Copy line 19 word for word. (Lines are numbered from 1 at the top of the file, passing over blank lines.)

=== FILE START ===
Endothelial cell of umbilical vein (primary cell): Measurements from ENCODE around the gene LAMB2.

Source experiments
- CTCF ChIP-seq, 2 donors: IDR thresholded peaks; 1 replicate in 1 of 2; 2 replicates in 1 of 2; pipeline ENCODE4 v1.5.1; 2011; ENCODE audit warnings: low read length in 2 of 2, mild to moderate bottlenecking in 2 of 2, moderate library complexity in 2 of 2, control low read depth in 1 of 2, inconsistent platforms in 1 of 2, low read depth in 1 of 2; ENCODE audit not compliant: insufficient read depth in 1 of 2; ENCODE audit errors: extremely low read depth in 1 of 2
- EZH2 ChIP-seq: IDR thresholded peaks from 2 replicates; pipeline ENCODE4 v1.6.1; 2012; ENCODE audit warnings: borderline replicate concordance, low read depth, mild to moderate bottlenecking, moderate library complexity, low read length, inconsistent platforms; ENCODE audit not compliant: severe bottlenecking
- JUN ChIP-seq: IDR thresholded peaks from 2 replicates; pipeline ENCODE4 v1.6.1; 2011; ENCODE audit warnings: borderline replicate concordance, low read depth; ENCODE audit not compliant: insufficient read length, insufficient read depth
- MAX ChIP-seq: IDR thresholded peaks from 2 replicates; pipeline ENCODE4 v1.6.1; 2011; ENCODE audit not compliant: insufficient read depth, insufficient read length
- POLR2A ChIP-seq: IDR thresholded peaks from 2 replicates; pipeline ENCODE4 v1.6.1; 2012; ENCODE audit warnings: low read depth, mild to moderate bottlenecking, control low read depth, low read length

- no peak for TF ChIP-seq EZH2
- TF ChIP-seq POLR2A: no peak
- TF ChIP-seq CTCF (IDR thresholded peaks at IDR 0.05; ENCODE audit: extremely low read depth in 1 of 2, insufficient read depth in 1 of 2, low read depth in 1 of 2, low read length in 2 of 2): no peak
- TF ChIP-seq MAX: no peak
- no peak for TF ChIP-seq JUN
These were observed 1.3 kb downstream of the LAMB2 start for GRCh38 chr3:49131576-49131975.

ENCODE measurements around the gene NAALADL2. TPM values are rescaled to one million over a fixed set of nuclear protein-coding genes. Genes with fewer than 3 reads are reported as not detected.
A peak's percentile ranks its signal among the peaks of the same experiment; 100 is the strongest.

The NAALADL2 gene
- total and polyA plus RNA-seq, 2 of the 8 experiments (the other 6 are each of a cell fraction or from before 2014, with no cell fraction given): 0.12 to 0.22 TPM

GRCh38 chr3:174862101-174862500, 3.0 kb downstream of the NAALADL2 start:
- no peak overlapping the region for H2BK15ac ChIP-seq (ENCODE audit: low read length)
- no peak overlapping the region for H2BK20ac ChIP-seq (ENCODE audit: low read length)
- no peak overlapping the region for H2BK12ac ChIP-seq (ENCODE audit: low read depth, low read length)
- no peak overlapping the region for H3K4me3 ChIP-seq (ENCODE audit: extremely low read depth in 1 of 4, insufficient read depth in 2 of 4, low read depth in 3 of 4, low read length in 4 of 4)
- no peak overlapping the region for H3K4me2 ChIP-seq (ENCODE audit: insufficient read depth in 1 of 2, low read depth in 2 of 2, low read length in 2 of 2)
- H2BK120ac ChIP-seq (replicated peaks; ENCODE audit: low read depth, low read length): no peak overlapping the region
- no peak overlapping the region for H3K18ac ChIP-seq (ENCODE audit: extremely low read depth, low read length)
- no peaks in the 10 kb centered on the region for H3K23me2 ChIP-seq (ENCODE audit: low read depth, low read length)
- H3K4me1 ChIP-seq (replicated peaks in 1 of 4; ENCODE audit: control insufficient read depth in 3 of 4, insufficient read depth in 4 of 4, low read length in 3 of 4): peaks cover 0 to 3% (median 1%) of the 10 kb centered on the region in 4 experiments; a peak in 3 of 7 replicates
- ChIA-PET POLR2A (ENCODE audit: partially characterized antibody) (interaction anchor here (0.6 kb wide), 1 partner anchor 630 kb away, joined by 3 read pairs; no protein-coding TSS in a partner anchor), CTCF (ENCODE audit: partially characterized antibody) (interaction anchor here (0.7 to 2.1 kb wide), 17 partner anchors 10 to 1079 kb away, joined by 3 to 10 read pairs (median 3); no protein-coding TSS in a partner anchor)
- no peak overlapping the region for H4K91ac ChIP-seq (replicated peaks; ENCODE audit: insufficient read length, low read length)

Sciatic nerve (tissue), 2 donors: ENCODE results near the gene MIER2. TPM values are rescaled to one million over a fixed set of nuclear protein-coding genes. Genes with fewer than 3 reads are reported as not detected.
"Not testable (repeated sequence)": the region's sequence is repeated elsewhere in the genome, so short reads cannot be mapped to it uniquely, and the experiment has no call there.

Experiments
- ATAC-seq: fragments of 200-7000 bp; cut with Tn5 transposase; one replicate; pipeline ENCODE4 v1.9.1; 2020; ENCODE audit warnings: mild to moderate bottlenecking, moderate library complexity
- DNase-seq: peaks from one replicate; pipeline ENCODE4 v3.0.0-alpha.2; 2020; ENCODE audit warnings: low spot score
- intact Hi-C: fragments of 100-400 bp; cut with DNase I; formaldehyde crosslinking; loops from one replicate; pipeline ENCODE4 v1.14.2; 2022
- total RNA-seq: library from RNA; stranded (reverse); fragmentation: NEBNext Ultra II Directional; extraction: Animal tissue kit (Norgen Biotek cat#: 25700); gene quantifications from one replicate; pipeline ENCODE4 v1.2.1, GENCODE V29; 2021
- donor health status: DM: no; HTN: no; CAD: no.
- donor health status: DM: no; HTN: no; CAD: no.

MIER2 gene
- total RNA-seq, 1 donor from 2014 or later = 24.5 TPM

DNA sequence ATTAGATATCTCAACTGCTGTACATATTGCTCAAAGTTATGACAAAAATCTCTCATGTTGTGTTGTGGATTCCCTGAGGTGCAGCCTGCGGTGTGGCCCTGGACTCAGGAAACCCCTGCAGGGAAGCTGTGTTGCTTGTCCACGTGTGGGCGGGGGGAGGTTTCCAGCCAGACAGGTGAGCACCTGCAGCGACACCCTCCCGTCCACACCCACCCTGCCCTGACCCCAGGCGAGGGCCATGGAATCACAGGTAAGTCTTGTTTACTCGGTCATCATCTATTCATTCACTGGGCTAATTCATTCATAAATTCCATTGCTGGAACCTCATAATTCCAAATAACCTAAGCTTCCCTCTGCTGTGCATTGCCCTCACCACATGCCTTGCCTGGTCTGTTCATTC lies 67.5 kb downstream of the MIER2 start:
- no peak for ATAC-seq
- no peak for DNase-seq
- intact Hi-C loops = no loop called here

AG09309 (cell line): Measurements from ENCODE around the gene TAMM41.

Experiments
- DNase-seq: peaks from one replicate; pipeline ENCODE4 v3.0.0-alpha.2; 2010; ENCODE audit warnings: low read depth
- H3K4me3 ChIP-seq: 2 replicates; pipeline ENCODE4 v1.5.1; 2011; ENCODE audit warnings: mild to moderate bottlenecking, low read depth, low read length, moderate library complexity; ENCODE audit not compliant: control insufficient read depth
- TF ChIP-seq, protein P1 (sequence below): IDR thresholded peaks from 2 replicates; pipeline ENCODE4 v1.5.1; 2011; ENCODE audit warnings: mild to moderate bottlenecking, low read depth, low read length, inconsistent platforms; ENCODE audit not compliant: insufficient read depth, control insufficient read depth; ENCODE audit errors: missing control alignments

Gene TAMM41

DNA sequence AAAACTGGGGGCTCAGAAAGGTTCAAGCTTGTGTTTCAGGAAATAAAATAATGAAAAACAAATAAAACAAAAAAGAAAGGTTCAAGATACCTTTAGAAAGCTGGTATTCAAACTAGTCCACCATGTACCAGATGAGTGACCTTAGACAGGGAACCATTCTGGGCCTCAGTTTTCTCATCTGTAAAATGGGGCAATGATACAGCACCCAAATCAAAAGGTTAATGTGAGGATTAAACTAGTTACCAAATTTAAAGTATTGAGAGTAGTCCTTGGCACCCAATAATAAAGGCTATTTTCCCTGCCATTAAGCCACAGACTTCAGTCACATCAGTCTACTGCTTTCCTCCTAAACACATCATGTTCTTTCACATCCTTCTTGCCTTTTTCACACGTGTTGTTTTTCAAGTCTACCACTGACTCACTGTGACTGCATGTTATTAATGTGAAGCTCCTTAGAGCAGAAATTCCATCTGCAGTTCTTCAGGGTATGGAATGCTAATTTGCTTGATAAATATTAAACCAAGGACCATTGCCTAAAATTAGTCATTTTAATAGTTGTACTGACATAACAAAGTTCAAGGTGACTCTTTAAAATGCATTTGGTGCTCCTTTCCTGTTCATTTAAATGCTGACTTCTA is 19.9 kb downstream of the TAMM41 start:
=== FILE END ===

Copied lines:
- no peak overlapping the region for H2BK15ac ChIP-seq (ENCODE audit: low read length)